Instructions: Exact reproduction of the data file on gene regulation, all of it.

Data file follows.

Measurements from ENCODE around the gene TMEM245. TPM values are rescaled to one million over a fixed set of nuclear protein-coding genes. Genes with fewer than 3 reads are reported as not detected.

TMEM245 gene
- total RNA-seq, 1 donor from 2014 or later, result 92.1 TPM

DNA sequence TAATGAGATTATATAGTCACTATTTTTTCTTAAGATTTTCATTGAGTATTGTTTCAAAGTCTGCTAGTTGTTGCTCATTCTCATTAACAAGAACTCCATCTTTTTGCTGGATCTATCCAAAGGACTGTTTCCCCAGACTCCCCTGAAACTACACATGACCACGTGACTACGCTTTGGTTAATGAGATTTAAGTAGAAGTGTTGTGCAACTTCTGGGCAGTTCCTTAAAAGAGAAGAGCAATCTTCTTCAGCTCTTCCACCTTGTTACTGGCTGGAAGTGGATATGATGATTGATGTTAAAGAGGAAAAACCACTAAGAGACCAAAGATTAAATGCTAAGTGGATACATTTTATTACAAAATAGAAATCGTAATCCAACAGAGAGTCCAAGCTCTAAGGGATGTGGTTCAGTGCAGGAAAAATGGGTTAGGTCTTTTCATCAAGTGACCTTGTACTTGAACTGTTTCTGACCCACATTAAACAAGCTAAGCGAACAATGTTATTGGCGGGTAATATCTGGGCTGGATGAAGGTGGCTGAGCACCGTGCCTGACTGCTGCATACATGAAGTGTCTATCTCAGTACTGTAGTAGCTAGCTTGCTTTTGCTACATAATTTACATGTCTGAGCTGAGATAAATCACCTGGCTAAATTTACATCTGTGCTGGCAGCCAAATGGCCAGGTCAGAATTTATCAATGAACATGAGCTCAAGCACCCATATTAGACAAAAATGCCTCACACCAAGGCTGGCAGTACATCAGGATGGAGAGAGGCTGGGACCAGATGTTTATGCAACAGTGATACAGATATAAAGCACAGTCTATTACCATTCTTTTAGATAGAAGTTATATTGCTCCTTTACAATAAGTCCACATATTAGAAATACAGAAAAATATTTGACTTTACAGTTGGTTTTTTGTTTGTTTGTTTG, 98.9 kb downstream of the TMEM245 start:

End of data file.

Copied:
Measurements from ENCODE around the gene TMEM245. TPM values are rescaled to one million over a fixed set of nuclear protein-coding genes. Genes with fewer than 3 reads are reported as not detected.

TMEM245 gene
- total RNA-seq, 1 donor from 2014 or later, result 92.1 TPM

DNA sequence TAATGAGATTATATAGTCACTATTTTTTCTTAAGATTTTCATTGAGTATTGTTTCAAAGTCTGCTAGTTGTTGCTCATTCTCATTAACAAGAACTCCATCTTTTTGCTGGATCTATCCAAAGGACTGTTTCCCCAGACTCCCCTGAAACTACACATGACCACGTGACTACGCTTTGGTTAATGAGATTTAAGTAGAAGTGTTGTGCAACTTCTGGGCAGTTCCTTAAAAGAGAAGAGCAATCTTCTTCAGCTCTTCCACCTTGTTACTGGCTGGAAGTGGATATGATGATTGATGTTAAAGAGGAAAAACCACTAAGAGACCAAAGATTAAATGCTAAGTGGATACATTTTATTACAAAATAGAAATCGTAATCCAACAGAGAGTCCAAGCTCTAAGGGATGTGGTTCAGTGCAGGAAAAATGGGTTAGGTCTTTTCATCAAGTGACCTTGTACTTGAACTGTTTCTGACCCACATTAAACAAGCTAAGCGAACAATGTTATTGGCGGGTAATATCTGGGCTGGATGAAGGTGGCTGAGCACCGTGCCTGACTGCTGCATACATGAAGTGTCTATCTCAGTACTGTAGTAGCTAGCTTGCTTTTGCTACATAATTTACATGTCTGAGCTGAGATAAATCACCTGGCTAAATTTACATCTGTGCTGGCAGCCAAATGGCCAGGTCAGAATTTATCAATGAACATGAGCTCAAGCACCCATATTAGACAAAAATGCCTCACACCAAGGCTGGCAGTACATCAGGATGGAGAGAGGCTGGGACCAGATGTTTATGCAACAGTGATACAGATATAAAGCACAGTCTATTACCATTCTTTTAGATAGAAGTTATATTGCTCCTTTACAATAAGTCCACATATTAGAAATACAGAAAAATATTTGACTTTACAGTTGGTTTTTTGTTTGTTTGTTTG, 98.9 kb downstream of the TMEM245 start: